The seven-segment display may be a bit prosaic after all these years, but that doesn’t mean there aren’t ways to spice it up. Coming up with a mechanical edition of the ordinary photon-based display is a popular project, of which we’ve seen batch of specimen over the years. But this seven-segment display is quite a mechanical give, and a unique action to flip through the digits.
With most mechanical presentations, we’re used to seeing the position of each segment altered with some kind of actuator, like a solenoid or servo.[ Shinsaku Hiura] made a decision a sleeker blueprint exerting a 3D-printed barrel carrying one cam for each segment. Each hinged segment is attached to an arm that acts as a partisan, razzing on its cam and flip-flop on or off in a established decoration. Which digit is exposed depends on the position of the barrel, which is controlled with a single servo and a duo of paraphernaliums. It sells mechanical intricacy for electrical simplicity and overall gentility, and as you can see from the video below, it’s pretty snappy.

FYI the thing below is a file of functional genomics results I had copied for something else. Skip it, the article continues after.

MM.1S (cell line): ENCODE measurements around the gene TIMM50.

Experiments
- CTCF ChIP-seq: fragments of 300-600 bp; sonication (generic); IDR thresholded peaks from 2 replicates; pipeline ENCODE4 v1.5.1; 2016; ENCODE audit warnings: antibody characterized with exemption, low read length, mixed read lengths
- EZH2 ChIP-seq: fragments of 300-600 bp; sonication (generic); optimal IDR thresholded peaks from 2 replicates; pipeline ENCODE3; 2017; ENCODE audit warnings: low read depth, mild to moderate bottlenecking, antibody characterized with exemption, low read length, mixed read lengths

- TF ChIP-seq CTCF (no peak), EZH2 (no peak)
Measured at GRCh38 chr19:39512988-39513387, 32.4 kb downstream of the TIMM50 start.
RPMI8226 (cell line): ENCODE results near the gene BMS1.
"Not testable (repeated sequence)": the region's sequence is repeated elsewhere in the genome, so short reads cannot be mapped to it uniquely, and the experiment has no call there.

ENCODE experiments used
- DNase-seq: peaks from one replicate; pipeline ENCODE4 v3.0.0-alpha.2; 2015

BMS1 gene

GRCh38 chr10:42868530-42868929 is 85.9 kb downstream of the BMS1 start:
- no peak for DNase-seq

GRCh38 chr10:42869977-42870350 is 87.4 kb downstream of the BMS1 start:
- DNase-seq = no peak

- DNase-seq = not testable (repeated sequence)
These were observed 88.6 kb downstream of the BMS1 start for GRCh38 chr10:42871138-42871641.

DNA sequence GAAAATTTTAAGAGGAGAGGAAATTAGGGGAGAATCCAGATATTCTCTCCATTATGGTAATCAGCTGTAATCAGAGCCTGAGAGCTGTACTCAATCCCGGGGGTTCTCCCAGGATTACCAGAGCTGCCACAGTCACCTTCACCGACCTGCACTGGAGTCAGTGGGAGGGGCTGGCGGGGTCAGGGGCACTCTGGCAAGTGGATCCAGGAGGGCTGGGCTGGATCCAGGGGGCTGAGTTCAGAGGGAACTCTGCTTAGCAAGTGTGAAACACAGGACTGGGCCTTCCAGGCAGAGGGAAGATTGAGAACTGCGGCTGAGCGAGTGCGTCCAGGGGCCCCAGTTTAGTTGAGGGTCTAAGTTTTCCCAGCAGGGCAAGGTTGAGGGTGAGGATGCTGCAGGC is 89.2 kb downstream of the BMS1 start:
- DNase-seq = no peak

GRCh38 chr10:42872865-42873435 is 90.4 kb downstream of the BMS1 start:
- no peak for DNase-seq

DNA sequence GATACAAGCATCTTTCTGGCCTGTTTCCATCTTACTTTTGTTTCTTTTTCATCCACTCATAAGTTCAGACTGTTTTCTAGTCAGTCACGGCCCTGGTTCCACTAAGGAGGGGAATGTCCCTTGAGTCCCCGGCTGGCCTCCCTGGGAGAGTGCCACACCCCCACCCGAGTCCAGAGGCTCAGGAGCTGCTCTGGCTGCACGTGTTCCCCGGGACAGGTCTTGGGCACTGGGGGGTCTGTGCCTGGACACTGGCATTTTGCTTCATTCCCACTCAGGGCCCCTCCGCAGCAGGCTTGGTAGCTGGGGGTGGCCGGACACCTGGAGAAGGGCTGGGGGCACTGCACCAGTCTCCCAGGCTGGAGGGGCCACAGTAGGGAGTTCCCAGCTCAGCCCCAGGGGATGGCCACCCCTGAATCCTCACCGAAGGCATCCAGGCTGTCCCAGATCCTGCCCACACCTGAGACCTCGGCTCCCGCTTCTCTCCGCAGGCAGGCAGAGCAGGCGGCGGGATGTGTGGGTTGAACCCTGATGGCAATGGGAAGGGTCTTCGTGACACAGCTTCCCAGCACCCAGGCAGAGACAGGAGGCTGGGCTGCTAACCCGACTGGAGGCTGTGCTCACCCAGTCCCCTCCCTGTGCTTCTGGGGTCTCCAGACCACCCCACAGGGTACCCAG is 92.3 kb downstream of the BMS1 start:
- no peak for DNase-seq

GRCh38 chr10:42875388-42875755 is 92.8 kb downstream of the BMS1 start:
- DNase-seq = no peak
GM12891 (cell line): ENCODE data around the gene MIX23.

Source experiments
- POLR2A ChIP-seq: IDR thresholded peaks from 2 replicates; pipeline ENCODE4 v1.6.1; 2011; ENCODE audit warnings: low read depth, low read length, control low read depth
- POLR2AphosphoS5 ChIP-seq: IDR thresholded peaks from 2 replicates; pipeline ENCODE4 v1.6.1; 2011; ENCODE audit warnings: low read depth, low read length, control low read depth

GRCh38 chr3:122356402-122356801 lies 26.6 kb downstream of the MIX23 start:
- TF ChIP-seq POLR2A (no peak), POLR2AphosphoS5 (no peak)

We think the best part of this build is figuring out the shape of the cams. We was just wondering what they compare to the cam charts in [ Greg Zumwalt ]’ s mechanical presentation; it squanders two separate discs with grooves, but the principle is pretty much the same.
Thanks to[ Jan Derogee] for the tip.
Read more: hackaday.com